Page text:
Or it could be some combination of many DNA changes. Scientists have discovered several possible candidate genes for making us human. While the vast majority of our DNA is the exact same as chimpanzees, there have to differences too.
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If they were exactly the same, then we wouldn't be 2 different species. Finding differences between human and chimp DNA is actually a very big area of research for scientists. They hope that by studying these differences, we can figure out what makes us human. Unfortunately we can't go back in time and figure out exactly what happened.
But studying our DNA is the best way we can retrace history. Monica Rodriguez, Stanford University. Human chromosome 2 is made up of two ape chromosomes. About 1 in people have major rearrangements in their chromosomes. Pero lo que si sabemos es que los cromosomas se pueden unir. Y que es muy probable que nunca lo sepamos. Los humanos tienen 23 pares de cromosomas y los simios tienen 24 pares. Esto significa que probablemente dos cromosmas fueros unidos en sus extremos para formar uno.
Los cromosomas se pueden quebrar y se pueden unir. Una parte del cromosomas se puede voltear u otra parte se puede unir a un cromosoma completamente distinto. Podemos ver ejemplos de esto cuando analizamos cromosomas humanos y simios. Estas cadenas se encuentran separadas en pedazos exactos, entonces existen bastantes lugares en donde se pueden quebrar o juntar. Pero esto puede volverse un problema cuando esta misma persona trata de tener hijos.
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Estas cosas son muy comunes. Una de las maneras en las que todos terminamos con 23 pares de cromosomas es que el tener dos cromosomas unidas nos podria otorgar cierta ventaja. Pero no tenemos ninguna evidencia para concluir en esto. Otra manera es por simple casualidad. Es por eso que, por ejemplo, ciertas enfermedades son muy communes en comunidades Amish. Mientras otras enfermedades son casi desconocidas. Este es el concepto principal del efecto fundador. Estas dos personas abandonan la tribu, y encuentran a un grupo nuevo.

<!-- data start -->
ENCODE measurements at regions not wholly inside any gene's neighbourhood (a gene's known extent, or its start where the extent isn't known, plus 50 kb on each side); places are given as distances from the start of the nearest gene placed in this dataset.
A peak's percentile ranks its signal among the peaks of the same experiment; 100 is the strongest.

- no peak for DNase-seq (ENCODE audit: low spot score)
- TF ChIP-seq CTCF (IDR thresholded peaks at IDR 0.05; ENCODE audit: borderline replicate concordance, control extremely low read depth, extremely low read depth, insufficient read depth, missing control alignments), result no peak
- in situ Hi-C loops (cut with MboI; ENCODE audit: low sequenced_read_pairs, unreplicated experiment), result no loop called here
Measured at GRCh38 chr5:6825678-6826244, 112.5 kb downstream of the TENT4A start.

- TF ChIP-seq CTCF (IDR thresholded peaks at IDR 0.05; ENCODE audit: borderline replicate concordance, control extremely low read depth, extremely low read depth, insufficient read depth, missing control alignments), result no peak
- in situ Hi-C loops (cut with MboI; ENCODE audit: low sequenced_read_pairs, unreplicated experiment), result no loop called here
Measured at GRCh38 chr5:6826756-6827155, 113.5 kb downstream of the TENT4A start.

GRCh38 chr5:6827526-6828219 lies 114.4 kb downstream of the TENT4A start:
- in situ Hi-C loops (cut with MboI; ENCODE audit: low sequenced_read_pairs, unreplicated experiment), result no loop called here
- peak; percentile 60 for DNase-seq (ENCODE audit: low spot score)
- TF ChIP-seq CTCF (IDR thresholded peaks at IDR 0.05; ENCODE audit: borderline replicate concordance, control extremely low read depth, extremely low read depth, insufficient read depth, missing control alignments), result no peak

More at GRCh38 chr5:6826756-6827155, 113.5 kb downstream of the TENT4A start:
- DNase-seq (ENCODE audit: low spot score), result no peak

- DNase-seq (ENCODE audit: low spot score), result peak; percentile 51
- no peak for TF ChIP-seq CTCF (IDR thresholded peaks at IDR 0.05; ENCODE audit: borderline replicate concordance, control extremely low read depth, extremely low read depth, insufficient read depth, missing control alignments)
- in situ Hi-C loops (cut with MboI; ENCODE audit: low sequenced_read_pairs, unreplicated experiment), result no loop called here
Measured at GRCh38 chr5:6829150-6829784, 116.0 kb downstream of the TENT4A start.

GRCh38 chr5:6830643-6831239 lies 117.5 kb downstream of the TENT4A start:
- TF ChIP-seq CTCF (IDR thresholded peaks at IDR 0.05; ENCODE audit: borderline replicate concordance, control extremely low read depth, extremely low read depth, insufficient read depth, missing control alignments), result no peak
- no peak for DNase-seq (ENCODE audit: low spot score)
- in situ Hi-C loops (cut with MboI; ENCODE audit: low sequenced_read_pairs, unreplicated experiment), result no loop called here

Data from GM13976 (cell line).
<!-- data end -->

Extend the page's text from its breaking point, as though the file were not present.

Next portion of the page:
Luego, ellos tienen seis hijos. Dos de ellos heredan el cromosoma fundido de cada padre y ahora tienen un par menos de cromosomas. T-box , brain , 1 THAP4: Xin actin-binding repeat-containing protein 2 ZNF This section needs additional citations for verification. Please help improve this article by adding citations to reliable sources.
Unsourced material may be challenged and removed. September Learn how and when to remove this template message. G-banding ideograms of human chromosome 2. G-banding ideogram of human chromosome 2 in resolution bphs. Band length in this diagram is proportional to base-pair length. This type of ideogram is generally used in genome browsers e. G-banding patterns of human chromosome 2 in three different resolutions ,   and . Band length in this diagram is based on the ideograms from ISCN National Center for Biotechnology Information.
Chromosome summary - Homo sapiens". Retrieved 25 January Karger Medical and Scientific Publishers. Short arm; " q ": Region which is positively stained by G banding , generally AT-rich and gene poor; gneg: Region which is negatively stained by G banding, generally CG-rich and gene rich; acen Centromere. Retrieved from " https: Chromosomes human Human evolution Genes on human chromosome 2.